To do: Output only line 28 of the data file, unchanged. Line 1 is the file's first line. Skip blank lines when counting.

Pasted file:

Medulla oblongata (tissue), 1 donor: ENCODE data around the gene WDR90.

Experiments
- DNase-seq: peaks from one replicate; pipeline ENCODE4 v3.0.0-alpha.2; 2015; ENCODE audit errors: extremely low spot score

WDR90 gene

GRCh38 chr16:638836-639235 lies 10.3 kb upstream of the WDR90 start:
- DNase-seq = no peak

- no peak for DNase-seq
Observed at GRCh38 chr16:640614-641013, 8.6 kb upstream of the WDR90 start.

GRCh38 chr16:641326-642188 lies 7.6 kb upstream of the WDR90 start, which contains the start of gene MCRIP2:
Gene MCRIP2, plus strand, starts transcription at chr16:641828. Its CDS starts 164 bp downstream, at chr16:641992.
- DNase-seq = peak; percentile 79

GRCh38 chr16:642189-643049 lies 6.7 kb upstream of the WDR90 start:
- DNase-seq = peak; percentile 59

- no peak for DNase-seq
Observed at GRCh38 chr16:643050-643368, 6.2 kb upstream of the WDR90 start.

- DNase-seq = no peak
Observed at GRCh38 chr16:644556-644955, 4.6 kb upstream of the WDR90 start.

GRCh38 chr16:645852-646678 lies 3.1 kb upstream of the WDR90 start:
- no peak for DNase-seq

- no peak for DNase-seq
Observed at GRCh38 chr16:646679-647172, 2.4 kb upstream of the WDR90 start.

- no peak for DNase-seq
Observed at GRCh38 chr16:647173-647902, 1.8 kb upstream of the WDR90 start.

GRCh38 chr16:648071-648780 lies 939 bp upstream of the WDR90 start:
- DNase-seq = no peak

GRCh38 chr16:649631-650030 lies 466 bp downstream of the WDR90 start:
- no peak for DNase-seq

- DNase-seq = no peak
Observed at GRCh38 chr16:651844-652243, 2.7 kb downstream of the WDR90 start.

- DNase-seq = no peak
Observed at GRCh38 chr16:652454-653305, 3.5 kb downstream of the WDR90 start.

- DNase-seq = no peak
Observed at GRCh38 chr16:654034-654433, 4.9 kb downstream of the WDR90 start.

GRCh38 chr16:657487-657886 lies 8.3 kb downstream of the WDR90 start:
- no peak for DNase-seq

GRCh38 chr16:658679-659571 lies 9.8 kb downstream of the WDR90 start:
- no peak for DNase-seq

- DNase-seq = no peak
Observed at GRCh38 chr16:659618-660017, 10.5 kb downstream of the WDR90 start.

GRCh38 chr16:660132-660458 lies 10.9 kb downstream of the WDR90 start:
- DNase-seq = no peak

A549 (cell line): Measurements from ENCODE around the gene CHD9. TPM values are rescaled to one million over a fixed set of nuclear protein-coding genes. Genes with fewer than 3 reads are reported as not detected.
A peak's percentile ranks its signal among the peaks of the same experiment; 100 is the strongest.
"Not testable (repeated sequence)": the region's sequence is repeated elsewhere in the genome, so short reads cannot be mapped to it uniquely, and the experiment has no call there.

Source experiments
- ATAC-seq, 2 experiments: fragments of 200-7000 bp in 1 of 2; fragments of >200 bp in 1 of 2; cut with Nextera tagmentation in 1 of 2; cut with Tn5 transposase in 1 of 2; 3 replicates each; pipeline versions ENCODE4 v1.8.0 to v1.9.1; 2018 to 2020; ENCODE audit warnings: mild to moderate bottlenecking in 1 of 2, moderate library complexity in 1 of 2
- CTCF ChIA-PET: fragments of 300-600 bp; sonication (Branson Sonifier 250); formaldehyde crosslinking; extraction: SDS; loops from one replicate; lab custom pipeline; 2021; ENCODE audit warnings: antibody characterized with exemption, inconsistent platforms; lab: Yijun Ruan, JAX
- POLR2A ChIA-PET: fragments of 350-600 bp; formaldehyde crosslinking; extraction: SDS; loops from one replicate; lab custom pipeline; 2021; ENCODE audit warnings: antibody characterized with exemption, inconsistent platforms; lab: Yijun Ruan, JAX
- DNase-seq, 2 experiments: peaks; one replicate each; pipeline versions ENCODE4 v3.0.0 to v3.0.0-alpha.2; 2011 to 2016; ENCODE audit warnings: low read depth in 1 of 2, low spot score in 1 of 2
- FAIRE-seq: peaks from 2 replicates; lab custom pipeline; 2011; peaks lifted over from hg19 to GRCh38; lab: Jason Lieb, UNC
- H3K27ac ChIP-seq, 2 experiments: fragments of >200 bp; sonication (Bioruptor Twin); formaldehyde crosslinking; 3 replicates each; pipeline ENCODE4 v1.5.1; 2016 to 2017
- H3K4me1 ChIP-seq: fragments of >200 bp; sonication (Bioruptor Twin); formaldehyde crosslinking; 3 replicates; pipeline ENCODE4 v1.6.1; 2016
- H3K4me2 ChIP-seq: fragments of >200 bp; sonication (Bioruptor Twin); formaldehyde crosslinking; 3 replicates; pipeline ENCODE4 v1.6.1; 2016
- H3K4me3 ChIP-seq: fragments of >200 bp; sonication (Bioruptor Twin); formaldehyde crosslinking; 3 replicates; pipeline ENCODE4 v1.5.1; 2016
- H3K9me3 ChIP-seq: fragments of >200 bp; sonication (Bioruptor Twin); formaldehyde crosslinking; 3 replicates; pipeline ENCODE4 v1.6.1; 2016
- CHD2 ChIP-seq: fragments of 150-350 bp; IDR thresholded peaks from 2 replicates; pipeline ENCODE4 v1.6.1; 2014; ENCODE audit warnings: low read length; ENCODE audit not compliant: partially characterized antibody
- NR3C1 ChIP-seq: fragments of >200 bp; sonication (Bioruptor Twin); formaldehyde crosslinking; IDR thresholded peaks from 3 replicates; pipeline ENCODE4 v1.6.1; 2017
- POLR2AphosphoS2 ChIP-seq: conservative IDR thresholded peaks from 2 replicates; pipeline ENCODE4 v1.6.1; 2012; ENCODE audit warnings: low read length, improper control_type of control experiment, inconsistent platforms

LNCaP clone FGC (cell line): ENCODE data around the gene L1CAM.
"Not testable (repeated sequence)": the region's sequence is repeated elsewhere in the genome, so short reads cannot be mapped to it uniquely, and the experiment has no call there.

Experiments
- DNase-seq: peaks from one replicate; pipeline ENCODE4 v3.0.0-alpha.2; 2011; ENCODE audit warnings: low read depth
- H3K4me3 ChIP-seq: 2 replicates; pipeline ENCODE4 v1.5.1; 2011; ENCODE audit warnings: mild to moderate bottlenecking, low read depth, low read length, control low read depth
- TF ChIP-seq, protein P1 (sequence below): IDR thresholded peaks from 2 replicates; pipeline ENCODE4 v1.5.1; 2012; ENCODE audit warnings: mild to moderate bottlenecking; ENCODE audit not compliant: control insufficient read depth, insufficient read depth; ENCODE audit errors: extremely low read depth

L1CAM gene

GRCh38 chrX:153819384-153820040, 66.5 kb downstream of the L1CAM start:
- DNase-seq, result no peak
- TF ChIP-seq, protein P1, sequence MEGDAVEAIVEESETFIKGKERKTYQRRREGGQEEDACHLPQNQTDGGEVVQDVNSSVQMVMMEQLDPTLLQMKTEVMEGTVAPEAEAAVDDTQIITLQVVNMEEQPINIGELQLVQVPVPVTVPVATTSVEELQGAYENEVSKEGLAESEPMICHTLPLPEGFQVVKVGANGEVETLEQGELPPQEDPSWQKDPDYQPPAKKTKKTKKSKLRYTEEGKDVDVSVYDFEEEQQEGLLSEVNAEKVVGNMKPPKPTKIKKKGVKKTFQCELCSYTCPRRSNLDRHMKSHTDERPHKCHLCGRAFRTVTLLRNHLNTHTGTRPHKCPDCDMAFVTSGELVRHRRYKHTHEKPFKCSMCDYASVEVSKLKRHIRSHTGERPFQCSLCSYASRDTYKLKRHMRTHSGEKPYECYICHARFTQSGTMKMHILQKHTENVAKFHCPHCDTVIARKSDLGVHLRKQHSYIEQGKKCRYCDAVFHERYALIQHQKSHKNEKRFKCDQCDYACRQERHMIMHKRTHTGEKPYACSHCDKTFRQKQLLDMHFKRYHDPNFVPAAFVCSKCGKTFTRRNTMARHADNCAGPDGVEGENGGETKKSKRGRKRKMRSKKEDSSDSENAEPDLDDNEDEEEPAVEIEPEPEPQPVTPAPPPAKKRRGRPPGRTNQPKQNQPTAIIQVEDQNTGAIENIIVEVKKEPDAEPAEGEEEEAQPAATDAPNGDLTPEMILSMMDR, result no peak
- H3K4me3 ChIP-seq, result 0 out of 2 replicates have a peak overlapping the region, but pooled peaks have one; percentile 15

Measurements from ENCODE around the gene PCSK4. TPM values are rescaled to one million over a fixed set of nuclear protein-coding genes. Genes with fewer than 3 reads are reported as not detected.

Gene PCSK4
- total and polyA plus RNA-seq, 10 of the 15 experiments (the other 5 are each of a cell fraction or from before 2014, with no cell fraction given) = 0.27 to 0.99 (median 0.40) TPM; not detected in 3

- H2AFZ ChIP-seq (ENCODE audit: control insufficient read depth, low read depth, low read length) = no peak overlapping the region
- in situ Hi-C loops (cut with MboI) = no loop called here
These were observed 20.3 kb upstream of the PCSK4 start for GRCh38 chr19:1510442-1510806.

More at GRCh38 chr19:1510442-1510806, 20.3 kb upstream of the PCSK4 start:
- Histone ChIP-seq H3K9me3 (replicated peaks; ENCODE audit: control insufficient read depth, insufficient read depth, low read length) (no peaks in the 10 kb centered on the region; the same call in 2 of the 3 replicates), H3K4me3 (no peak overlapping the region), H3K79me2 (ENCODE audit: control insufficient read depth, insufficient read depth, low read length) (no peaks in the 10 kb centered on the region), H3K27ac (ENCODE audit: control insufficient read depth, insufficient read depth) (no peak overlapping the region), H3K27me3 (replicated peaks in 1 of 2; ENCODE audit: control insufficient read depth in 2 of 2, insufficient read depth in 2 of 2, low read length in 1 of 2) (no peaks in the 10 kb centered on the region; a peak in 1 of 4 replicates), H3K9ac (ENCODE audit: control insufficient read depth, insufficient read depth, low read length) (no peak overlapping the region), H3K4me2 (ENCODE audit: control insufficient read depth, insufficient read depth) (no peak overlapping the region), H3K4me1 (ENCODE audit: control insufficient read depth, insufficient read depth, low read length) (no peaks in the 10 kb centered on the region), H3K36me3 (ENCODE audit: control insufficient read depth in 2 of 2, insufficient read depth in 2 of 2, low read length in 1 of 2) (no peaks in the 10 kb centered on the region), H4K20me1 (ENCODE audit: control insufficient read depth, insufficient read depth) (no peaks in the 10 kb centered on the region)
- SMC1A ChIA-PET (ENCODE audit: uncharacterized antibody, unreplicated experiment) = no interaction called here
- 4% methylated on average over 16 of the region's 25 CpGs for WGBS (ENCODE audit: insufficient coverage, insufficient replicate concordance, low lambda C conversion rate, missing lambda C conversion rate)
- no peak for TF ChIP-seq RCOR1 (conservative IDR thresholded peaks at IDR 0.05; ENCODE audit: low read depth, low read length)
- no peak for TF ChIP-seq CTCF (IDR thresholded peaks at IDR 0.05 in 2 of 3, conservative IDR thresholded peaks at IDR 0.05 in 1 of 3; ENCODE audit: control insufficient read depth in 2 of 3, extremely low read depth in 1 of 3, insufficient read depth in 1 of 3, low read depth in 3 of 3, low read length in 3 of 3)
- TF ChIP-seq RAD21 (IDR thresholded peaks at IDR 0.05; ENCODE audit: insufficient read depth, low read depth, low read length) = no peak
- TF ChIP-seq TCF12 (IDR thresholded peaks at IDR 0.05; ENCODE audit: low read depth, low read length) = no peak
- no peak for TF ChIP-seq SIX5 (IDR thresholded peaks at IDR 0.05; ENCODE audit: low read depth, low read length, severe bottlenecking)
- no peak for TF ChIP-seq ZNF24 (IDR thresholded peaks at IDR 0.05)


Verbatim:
- DNase-seq = no peak